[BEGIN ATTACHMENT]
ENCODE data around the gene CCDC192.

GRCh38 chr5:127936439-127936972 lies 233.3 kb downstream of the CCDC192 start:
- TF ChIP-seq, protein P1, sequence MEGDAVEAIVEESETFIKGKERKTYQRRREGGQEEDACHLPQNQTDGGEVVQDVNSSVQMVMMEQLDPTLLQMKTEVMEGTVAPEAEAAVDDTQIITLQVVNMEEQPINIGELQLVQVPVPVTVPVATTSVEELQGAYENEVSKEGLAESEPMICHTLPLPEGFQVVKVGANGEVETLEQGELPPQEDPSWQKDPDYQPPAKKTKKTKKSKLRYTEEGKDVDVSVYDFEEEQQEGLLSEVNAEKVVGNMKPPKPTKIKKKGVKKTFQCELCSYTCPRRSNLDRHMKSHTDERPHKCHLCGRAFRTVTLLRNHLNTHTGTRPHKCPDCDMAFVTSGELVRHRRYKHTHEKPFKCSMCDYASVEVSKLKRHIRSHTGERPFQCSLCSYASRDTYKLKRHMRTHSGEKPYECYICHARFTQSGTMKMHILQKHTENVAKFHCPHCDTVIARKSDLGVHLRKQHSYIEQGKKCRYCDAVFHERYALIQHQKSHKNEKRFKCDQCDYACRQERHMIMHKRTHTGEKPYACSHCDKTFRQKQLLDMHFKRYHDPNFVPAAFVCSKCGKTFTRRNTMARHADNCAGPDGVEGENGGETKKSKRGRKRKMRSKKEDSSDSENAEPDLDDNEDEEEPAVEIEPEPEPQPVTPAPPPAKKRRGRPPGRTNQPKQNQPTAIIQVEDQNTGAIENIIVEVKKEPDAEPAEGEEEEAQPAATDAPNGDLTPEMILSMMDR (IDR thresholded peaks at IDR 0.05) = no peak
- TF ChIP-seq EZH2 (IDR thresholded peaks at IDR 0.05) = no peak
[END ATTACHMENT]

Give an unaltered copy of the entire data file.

ENCODE data around the gene CCDC192.

GRCh38 chr5:127936439-127936972 lies 233.3 kb downstream of the CCDC192 start:
- TF ChIP-seq, protein P1, sequence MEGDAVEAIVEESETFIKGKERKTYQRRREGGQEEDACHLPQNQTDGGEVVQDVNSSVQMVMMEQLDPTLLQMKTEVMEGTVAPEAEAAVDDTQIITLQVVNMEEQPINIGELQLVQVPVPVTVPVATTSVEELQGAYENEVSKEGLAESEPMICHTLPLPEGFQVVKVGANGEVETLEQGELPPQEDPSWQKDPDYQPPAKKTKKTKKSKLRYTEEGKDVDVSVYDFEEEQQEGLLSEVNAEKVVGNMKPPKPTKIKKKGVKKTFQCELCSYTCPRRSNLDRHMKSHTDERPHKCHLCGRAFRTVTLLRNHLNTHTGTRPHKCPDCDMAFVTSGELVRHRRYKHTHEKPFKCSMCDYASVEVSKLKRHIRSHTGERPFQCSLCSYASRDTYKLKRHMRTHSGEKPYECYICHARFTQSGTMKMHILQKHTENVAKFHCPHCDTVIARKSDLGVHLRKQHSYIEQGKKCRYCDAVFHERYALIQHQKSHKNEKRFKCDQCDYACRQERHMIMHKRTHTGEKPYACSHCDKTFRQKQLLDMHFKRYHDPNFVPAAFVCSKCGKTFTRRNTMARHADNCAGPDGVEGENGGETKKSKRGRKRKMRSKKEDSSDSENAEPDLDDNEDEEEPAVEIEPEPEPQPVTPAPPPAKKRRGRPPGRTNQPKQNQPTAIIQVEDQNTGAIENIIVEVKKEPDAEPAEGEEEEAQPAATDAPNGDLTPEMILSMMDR (IDR thresholded peaks at IDR 0.05) = no peak
- TF ChIP-seq EZH2 (IDR thresholded peaks at IDR 0.05) = no peak